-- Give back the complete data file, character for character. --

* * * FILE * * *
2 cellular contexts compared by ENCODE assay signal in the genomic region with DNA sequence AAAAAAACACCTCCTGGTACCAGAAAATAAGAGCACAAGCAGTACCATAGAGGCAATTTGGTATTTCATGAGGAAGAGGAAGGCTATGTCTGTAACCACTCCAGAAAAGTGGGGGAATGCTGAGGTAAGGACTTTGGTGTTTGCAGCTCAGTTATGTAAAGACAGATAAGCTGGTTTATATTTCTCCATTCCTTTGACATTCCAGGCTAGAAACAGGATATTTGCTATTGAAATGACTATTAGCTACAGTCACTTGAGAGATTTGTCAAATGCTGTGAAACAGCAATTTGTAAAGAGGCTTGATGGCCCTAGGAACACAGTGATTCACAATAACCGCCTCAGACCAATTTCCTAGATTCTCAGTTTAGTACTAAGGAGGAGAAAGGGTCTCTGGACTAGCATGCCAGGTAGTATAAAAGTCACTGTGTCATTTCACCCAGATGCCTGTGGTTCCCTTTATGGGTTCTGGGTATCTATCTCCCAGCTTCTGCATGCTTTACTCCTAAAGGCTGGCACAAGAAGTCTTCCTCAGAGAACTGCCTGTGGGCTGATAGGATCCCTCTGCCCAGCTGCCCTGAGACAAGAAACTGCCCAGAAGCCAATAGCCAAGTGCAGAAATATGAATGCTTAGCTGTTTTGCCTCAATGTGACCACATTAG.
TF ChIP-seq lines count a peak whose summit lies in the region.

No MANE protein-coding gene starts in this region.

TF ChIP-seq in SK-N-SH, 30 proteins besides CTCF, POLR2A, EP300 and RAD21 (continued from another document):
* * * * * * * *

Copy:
2 cellular contexts compared by ENCODE assay signal in the genomic region with DNA sequence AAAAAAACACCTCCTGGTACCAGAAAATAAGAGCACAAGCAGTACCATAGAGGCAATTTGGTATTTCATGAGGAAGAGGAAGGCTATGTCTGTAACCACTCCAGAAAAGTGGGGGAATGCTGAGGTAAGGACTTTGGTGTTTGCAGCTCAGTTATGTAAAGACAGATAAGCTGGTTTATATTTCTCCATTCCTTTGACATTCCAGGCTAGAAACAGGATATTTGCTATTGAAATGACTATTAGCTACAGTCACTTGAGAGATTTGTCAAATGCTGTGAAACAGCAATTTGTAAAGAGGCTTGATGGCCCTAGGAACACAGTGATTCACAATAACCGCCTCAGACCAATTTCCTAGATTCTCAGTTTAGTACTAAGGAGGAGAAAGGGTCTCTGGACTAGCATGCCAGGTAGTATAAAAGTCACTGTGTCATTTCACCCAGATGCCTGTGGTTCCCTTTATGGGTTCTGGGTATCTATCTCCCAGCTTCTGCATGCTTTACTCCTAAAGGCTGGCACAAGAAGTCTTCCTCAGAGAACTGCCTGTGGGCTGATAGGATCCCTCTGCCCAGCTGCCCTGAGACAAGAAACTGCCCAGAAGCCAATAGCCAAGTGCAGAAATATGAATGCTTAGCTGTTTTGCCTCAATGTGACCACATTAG.
TF ChIP-seq lines count a peak whose summit lies in the region.

No MANE protein-coding gene starts in this region.

TF ChIP-seq in SK-N-SH, 30 proteins besides CTCF, POLR2A, EP300 and RAD21 (continued from another document):